Before I begin to critique the Rogers & Hammerstein musical (for the record, I hate this movie), let me praise the film for featuring an all Asian American cast (Hi, Juanita Hall. What did you say? Really? So you’re not Asian American? Sorry about that). Jokes aside (because really, Juanita Hall was really fantastic as the aunt, Madame Liang), such casting is hardly ever seen today whether in film, theater, or television (Sorry Margaret Cho about your show…). I also want to point out that the lack of Asian Americans in mainstream culture is not limited to entertainment but also subjects that are supposed to be factual. For example, I was watching Anatomy of Sex on the Discovery Channel and besides being heteronormative, the only Asian/Asian American that appeared was the waiter in the Chinese restaurant (for about 3 seconds). With this example in mind, Flower Drum Song in its casting was pushing the cultural norms. This cannot be underplayed (especially when compared to, say, the other
Now, let me say that I have not experienced such cognitive dissonance than while watching Flower Drum Song. Firstly, who was the protagonist of the movie? Mei Li? Linda Low? Plot Device, er, I mean Helen? Wang Ta? His Venerable, Honorable Father/Madame Liang’s Brother-in Law? What I am trying to say is that women in the film are used as vehicles to examine (read: shove down our throats) assimilation. Perhaps Laura Hyun-Yi Kang’s “The Desiring of Asian Female Bodies: Interracial Romance and Cinematic Subjection” could be expanded to show that not only does the white male go through a transformation while pushing racial/gender/class issues raised but not examined to the background but that the female body is also used to propagandize a certain kind of assimilation: American dressed in Chinese clothing. For example, the New Year celebrated in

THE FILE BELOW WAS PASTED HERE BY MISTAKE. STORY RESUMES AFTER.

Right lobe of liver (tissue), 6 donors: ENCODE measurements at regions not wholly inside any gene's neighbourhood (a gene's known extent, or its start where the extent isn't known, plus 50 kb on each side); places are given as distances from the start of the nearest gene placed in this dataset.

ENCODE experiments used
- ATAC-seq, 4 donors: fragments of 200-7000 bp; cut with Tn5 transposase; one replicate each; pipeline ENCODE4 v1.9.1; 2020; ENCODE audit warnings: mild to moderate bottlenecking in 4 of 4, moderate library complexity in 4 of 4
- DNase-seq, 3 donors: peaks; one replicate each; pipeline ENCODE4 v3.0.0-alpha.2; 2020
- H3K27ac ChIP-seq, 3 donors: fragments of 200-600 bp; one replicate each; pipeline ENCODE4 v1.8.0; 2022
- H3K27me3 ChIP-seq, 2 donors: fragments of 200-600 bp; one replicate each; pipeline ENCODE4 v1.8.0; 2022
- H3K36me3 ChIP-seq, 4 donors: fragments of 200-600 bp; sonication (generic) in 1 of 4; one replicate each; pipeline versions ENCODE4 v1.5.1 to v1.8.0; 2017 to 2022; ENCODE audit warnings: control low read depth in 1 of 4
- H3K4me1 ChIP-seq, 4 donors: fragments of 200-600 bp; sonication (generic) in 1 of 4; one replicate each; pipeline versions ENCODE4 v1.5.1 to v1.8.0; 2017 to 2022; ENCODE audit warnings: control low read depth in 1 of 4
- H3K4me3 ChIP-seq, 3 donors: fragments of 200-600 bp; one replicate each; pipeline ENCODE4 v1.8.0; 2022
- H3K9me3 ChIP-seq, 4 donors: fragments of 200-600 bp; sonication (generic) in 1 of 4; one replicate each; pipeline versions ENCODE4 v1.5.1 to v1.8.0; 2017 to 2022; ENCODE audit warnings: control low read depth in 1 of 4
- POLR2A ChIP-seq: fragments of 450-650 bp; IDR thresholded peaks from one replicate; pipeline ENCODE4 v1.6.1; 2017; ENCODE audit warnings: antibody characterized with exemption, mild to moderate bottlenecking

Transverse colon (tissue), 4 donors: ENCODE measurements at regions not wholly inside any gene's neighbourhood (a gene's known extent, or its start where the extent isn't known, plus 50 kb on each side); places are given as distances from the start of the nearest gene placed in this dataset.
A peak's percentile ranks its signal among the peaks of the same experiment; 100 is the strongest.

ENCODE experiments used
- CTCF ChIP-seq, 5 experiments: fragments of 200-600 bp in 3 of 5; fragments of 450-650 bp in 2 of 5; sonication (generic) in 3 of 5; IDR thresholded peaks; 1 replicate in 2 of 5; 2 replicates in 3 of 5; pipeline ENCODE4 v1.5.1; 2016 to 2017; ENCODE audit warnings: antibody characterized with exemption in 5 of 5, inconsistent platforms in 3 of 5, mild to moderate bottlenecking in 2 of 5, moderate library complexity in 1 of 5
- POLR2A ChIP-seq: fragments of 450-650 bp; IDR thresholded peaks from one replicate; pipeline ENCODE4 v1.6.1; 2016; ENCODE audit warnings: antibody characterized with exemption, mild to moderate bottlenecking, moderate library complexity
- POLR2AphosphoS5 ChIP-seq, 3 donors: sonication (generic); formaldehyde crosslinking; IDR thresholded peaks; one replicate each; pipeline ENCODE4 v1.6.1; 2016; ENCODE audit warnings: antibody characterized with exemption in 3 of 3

Additionally, despite insinuating that the Flower Drum Song is an ancient Chinese song and dance, the music for “A Hundred Million Miracles” was clearly not Asian, not even a little chinoiserie. And while on the subject of Mei Li, she embodies every characteristic of the Lotus Blossom stereotype.
I am, however, aware that this film is an adaptation of the Broadway adaptation of the novel. In all honesty, I think something got lost in translation.
Lastly, I would like to point out some of the film’s failures as a movie-musical. It is far too long (at 2 hr. 11 min) and some of the dance numbers (that really strange dance sequence) was unnecessary.Before I end my response, I also want to say that I wished that film had taken everything to an extreme as to go over the edge and become satire. It seemed that as over-the-top as the movie was, it seemed to be begging to be taken to that next level. In that respect, I was going to do my response from Mei Li's point of view, but I decided a more direct and flippant critique would better serve my purpose.
P.S. Did anyone else find the reference to Connie Chung in Kang's essay on page 78 funny? http://www.youtube.com/watch?v=AiMvXCp2Qvo
Also for your consideration: